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The Seventh Circuit Court of Appeals has sustained a Bankruptcy Court decision holding that annuities qualifying for income tax deferral under Section 72 of the Internal Revenue Code (“IRC”) are exempt assets and therefore cannot be executed upon by the debtor’s judgment creditors. Continue Reading

One of the inevitable problems facing suspects in a criminal proceeding is the availability of funds to pay for a legal defense. Frequently, applicable laws authorize government seizure of defendants’ assets which effectively impoverishes them. Obtaining private counsel then becomes problematic. However, the Supreme Court recently decided in Luis v. United States that criminal defendants should be allowed to use untainted assets; that is, assets unrelated to their alleged crimes, to pay for their criminal defense. Continue Reading

For a decade and a half there were no court opinions upholding challenges to domestic asset protection trusts (“DAPT’s”). Indeed, there were no decisions at all. This lack of jurisprudence gave asset protection planners renewed confidence to consider using DAPT’s when clients sought protection against future creditor claims.
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Asset protection planners invariably deal with insurance and discuss its place in the asset protection plan. No legitimate asset protection planner, irrespective of the elegance of the plan he or she may have conceived, will advise a client to forego obtaining and maintaining auto insurance, home insurance or malpractice insurance coverage. There is no such thing as establishing a structure that is one hundred percent invulnerable to creditor claims; therefore, having liability insurance as the first level of defense just makes good sense. It is in this context that I am going to discuss whether consumers are adequately represented by their insurance agents. And why it is so important for consumers to thoroughly investigate their insurance needs and the products offered to satisfy those needs.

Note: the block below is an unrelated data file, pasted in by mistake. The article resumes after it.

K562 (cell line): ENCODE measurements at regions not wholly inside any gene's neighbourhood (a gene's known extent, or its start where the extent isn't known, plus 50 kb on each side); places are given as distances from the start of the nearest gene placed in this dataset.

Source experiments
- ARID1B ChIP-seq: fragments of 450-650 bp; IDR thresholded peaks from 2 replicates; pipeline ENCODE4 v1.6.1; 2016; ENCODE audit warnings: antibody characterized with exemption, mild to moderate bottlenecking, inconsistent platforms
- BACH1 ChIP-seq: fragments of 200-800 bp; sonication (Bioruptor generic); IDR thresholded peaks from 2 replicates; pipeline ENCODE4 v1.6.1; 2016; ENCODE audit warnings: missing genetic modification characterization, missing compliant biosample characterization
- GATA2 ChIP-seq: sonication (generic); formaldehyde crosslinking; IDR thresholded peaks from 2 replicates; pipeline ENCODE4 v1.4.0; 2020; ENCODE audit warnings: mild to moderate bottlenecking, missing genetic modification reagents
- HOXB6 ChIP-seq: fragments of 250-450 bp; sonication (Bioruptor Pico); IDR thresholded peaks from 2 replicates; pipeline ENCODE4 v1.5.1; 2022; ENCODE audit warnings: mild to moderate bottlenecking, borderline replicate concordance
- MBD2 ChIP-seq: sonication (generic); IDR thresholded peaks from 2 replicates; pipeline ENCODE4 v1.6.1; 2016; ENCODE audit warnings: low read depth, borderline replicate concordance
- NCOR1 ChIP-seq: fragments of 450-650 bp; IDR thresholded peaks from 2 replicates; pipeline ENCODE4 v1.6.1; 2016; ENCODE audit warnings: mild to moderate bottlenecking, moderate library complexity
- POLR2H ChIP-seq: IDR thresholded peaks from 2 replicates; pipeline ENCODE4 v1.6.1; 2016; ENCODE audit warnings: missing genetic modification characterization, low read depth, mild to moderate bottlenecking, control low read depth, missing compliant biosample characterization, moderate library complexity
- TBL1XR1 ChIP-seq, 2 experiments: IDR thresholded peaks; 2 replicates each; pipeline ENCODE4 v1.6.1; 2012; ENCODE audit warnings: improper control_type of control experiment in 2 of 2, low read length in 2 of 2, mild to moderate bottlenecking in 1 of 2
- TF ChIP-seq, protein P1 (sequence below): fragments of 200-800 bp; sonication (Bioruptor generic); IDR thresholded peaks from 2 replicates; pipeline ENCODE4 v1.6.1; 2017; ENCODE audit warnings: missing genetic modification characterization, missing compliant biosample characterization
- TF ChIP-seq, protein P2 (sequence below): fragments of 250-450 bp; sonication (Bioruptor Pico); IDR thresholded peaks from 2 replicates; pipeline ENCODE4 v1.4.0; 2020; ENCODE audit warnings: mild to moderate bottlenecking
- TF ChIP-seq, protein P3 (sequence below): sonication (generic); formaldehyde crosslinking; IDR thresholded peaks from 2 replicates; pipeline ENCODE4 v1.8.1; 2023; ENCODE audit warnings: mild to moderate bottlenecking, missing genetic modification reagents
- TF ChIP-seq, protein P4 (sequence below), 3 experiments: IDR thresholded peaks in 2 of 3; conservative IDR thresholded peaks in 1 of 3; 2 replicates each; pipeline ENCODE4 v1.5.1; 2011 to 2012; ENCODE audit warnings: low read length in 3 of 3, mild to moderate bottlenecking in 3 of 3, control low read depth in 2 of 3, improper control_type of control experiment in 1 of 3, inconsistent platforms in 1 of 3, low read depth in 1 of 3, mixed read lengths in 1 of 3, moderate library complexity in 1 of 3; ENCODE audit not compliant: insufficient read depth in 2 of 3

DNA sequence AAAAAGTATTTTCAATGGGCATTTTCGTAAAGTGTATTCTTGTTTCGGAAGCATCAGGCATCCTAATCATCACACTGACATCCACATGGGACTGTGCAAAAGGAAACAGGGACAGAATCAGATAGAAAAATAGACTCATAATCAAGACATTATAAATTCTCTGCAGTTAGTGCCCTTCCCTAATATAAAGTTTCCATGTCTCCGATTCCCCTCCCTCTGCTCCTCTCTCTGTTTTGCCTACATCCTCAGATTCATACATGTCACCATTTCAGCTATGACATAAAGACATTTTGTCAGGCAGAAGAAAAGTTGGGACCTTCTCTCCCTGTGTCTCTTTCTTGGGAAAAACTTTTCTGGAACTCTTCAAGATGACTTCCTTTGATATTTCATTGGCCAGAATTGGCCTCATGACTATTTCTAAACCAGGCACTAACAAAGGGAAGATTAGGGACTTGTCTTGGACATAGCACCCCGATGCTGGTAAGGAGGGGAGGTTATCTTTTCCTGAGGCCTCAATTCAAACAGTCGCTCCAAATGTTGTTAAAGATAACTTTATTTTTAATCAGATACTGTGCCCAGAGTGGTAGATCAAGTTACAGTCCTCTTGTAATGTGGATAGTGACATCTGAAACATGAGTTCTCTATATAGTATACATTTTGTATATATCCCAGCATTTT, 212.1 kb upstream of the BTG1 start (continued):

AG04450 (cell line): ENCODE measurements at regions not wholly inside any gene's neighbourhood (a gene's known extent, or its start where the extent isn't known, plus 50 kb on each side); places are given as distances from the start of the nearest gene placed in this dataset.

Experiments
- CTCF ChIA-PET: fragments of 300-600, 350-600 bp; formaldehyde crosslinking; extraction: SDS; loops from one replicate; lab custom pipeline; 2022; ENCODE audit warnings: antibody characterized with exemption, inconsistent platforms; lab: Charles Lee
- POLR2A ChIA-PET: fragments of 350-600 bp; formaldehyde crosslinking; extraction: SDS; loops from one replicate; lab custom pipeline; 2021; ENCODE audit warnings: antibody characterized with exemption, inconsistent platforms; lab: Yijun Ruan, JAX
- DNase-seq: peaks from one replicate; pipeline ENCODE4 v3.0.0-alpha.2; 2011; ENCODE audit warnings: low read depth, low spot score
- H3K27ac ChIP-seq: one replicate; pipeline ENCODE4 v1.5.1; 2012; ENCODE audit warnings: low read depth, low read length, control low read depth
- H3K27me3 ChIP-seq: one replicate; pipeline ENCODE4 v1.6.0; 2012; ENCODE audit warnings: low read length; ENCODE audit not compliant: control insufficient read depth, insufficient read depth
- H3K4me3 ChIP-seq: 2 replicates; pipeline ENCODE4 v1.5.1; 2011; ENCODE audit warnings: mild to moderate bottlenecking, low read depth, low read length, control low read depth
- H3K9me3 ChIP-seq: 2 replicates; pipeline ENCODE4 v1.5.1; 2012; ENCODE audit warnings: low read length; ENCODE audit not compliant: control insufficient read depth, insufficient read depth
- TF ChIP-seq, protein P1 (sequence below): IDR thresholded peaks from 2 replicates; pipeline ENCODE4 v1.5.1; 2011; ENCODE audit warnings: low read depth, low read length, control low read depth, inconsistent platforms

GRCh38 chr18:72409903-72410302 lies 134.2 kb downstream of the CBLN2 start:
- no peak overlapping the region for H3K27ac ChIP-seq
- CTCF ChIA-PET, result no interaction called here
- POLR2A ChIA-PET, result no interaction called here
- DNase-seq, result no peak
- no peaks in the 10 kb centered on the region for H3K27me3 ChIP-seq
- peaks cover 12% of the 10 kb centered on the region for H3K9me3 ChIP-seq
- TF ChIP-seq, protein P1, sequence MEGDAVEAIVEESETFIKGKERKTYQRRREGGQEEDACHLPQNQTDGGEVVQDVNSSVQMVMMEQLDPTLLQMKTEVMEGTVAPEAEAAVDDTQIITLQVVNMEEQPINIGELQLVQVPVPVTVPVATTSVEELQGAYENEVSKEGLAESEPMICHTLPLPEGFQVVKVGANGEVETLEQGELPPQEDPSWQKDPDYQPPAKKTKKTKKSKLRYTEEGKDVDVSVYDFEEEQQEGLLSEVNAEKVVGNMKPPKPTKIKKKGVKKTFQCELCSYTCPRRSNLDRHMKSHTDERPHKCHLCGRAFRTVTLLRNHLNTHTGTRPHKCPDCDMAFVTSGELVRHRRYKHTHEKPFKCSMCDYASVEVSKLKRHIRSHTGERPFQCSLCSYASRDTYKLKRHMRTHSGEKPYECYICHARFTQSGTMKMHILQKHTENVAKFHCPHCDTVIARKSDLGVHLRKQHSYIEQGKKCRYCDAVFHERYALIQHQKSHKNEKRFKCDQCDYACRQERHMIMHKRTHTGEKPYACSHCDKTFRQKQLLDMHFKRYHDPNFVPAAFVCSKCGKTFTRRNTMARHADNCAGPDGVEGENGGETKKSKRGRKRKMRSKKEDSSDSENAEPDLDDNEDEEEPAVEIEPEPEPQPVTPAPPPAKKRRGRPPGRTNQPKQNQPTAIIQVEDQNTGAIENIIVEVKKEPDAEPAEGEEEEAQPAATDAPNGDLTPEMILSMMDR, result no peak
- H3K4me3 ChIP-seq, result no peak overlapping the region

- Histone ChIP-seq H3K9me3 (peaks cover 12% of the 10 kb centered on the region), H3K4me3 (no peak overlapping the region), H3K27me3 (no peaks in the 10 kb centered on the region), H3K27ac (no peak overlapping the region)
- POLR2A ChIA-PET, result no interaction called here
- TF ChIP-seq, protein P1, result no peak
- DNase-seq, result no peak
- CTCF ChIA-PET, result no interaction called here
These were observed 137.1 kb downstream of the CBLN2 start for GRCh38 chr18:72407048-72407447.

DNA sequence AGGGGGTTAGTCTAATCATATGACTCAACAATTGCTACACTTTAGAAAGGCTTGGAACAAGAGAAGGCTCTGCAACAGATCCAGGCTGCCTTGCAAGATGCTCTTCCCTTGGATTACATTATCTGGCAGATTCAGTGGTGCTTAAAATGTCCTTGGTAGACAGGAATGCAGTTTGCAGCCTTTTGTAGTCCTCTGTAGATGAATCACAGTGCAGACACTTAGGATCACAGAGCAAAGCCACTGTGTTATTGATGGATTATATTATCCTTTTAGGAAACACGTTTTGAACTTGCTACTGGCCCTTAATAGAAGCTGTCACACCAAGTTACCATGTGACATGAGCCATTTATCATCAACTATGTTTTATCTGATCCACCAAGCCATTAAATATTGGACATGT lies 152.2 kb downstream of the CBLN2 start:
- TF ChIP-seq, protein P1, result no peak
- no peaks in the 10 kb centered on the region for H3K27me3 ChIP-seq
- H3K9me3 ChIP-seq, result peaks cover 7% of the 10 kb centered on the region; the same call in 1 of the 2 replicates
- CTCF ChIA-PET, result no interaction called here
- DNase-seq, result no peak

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As an asset protection planning attorney, it is interesting how often other attorneys ask me about the exposure of their clients’ social security and pension monies to creditors’ claims. The frequency is probably directly correlated to the fact that social security benefits and pension benefits are ubiquitous and so the question comes up all the time. While the law is clear on the debtors’ and creditors’ rights in these situations, unless the attorney practices in the asset protection planning arena, he or she may not be aware of the specific rules. Therefore, a brief summary may be helpful to the readers of my blog.
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The bankruptcy case of Running v. Miller (In re Miller) is one of those cases where the Trustee in bankruptcy, in a zealous effort to grab the debtor’s assets, ignores the Internal Revenue Code (“Tax Code”), common practice and common sense. Here, the debtor filed a Chapter 7 bankruptcy case and scheduled an individual retirement annuity as exempt under 522(b)(3)(C) of the Bankruptcy Code. If an individual retirement annuity meets the Tax Code 408(b) definition, the annuity is not part of the bankruptcy estate and is exempt from creditor claims.
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Asset protection planning attorneys are often asked about protections that are available for qualified retirement plans and whether retirement plan assets are subject to claims of creditors. As a general rule the account of a participant in a qualified retirement plan, such as a profit sharing plan or 401(k) plan, is exempt from creditor claims with limited exceptions. For example, a spouse in a divorce can seek a qualified domestic relations order to reach the participant spouse’s interest in the account and the IRS can access the account for unpaid taxes. But typically banks and judgment creditors cannot reach the debtor’s interest in a qualified plan.

A 2013 Bankruptcy Case has now identified a set of circumstances where the general rule is not applicable and where the debtor’s interest in the plan is fully accessible by his general creditors (Daniels v. Agin, 736 F.3d 70 (2013)).
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An article on the front page of the August 22, 2011, Wall Street Journal describes the government’s expanding rights to seize a person’s assets. The article is replete with examples of how innocent parties are destroyed if they are simply in the wrong place at the wrong time. Some 400 federal statutes empower the government to take assets from convicted criminals as well as people never charged with a crime.
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Clients visit Michigan asset protection planning attorneys for a variety of reasons. Some have no creditor issues whatsoever but wish to be prophylactic regarding future unknown creditors. Others are enmeshed in severe financial distress and are desperate to find ways to salvage assets. Most of my clients are honest and reputable persons with legitimate legal inquiries. However, on occasion, a crook will show up seeking information regarding not only how to shield assets from creditors but how to hide assets. Regardless of the circumstances, the client expects that communications between client and attorney will be confidential and protected from forced disclosure. Indeed, the attorney-client privilege is one of the oldest of the privileges for confidential communications.
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